Pharmacists ensure safe and quality use of medicines, and optimise health outcomes by contributing to selecting, prescribing, monitoring and evaluating medicine therapy, and researching, testing and developing pharmaceuticals and medical products.

A Bachelor Degree or higher and a 1 year post graduation development year is required. Sometimes relevant experience or on-the-job training is also needed in addition to a qualification. Registration or licensing is required.

Tasks

  • receiving prescriptions, checking patients' medicine histories, and ensuring optimal dosage and methods of administration and drug compatibility before dispensing
  • preparing or supervising the preparation and labelling of liquid medicines, ointments, powders, tablets and other medications to fill prescriptions
  • advising prescribers on drug incompatibility and contra-indications
  • reviewing and monitoring the medicine therapy of individual patients, and assessing the effectiveness of the total medicine therapy
  • maintaining prescription files and recording issue of narcotics, poisons and habit-forming drugs
  • storing and preserving vaccines, serums and other drugs subject to deterioration
  • supplying non-prescription medicines, and diagnostic and therapeutic aids
  • supervising and coordinating the work of Pharmacy Technicians, pharmacy interns and Pharmacy Sales Assistants
  • conducting research to develop and improve pharmaceuticals, cosmetics and related chemical products
  • conferring with Chemists, Engineering Professionals and other professionals about manufacturing techniques and ingredients
  • testing and analysing drugs to determine their identity, purity and strength in relation to specified standards
  • developing standards for drugs used in pharmaceuticals

Job Titles

  • Hospital Pharmacist
  • Industrial Pharmacist
  • Retail or Community Pharmacist
  • Hospital Pharmacist

    Prepares and dispenses pharmaceuticals, drugs and medicines in a hospital pharmacy. Registration or licensing is required.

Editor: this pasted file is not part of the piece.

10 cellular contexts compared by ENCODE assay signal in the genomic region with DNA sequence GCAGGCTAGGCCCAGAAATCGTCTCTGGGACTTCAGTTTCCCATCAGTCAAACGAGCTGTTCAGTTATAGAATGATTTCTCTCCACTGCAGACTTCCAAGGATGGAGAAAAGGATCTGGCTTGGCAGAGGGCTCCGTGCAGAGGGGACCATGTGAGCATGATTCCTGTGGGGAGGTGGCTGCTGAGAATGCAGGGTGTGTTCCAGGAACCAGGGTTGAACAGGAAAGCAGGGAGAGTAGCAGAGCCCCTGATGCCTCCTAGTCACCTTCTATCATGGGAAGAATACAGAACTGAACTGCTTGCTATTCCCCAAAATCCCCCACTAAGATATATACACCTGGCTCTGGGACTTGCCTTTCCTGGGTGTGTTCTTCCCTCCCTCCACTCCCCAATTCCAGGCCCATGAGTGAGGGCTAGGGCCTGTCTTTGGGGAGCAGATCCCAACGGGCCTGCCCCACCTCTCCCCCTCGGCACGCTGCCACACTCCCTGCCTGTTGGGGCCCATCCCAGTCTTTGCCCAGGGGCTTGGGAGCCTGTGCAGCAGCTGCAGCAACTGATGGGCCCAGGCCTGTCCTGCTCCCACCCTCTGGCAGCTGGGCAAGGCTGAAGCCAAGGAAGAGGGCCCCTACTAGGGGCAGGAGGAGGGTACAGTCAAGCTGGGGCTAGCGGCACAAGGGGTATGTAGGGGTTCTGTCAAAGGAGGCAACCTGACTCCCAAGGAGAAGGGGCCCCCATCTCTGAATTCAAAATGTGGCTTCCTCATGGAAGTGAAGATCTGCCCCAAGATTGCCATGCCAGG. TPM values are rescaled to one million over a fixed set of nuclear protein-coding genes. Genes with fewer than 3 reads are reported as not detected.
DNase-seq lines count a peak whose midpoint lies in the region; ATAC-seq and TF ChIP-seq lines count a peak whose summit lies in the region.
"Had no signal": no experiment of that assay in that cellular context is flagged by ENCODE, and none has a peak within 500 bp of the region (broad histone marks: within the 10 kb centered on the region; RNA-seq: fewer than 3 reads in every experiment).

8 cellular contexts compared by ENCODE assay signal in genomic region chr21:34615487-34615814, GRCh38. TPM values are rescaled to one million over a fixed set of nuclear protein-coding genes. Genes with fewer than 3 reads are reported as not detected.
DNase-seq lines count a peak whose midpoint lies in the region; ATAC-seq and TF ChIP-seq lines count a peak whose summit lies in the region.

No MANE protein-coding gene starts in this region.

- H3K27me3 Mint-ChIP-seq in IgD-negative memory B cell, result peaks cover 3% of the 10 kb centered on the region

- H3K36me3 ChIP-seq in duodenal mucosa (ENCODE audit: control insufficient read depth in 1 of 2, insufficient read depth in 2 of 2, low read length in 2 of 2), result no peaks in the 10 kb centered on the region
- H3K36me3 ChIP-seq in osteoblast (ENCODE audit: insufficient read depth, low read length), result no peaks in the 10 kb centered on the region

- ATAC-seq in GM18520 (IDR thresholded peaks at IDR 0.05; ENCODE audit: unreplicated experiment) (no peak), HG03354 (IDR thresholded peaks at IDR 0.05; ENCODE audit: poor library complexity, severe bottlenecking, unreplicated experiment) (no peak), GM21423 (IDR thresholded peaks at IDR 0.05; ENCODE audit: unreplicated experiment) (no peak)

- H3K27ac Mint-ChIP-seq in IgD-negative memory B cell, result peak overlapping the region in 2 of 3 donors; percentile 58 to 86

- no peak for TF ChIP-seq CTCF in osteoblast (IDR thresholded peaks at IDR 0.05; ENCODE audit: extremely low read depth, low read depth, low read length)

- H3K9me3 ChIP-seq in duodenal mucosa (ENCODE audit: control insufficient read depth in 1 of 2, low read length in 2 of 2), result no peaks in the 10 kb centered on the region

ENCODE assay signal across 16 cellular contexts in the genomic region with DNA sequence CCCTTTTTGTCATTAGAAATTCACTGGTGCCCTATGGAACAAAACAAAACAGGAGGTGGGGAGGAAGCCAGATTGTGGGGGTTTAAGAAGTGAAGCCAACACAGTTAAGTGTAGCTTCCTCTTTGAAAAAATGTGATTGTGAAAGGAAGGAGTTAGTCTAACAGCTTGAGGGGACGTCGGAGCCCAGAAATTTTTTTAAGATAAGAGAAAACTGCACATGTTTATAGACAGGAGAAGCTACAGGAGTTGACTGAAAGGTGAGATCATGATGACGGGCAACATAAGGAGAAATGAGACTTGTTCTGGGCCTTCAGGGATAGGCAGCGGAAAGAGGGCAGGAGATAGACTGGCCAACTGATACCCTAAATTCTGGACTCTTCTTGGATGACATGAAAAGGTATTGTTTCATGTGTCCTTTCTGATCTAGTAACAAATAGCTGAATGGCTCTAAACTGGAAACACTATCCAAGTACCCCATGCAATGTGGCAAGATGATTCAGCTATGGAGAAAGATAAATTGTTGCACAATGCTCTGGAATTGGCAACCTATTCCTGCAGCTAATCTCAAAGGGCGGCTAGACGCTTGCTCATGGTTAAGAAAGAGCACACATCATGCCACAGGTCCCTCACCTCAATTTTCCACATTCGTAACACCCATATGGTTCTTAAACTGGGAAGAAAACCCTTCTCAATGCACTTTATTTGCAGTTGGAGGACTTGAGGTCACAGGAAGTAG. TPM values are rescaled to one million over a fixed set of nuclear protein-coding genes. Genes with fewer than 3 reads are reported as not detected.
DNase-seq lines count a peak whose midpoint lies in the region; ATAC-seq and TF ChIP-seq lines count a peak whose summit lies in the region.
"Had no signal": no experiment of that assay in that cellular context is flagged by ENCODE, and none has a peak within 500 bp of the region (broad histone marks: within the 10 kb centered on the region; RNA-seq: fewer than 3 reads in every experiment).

• Industrial Pharmacist

    Undertakes research, testing and analysis related to the development, production, storage, quality control and distribution of drugs and related supplies. Registration or licensing is required.

    Specialisations: Pharmaceutical Officer (Army)

  • Retail or Community Pharmacist

    Dispenses prescribed pharmaceuticals to the public, educates customers on health promotion, disease prevention and the proper use of medicines, and sells non-prescription medicines and related goods in a community pharmacy. Registration or licensing is required.

Fast Facts

  • Avg. Weekly Pay

    $1,334 Before Tax
  • Future Growth

    very strong
  • Skill Level

    Bachelor Degree or higher
  • Employment Size

    25,100
  • Unemployment

    below average
  • Male Share

    40.4%
  • Female Share

    59.6%
  • Full-Time Share

    69.8%

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This is a large occupation employing 25,100 workers. Over the past 5 years the number of jobs has grown strongly.
Very strong growth is expected in the future. New jobs and turnover from workers leaving may create between 10,001 and 25,000 job openings over the 5 years to 2020.

  • Pharmacists work in most parts of Australia.
  • They mainly work in: Retail Trade; Health Care and Social Assistance; and Manufacturing.
  • Full-time work is fairly common. Full-time workers, on average, work 39.4 hours per week (compared to the all jobs average of 40 hours).
  • Average earnings for full-time workers are around $1,334 per week (higher than the all jobs average of $1,230). Earnings tend to be lower when starting out and higher as experience grows.
  • The workforce is fairly young. The average age is 34 years (compared to the all jobs average of 40 years).
  • Around 6 in 10 workers are female.
  • In 2016, the unemployment rate was below average.

Employment Outlook

Number of Workers

Source: ABS Labour Force Survey, Department of Employment trend data to November 2015 and Department of Employment projections to 2020.
YearNumber of Workers
200514800
200616000
200718100
200821600
200922200
201022200
201121900
201222000
201319600
201432700
201525100
202030100

Weekly Earnings

Full-time Earnings

All Jobs Average

Weekly Earnings (before tax)

Source: Based on ABS Characteristics of Employment survey, August 2015, Cat. No. 6333.0, Customised Report. Median earnings are before tax and do not include superannuation. Earnings can vary greatly depending on the skills and experience of the worker and the demands of the role. These figures should be used as a guide only, not to determine a wage rate.
EarningsPharmacistsAll Jobs Average
Full-Time Earnings13341230

Hours

Weekly Hours Worked

Source: Based on ABS Labour Force Survey, annual average 2016, Cat. No. 6291.0.55.003: Customised Report. Hours actually worked by people who usually work full-time, and share of employment by full-time and part-time status, for this job compared to the all jobs average.
CategoryPharmacistsAll Jobs Average
Full-time69.868.4
Part-time30.231.6
Average Weekly Hours (full-time)39.440.0

Main Industries

Top Industries

Main Employing Industries (% share)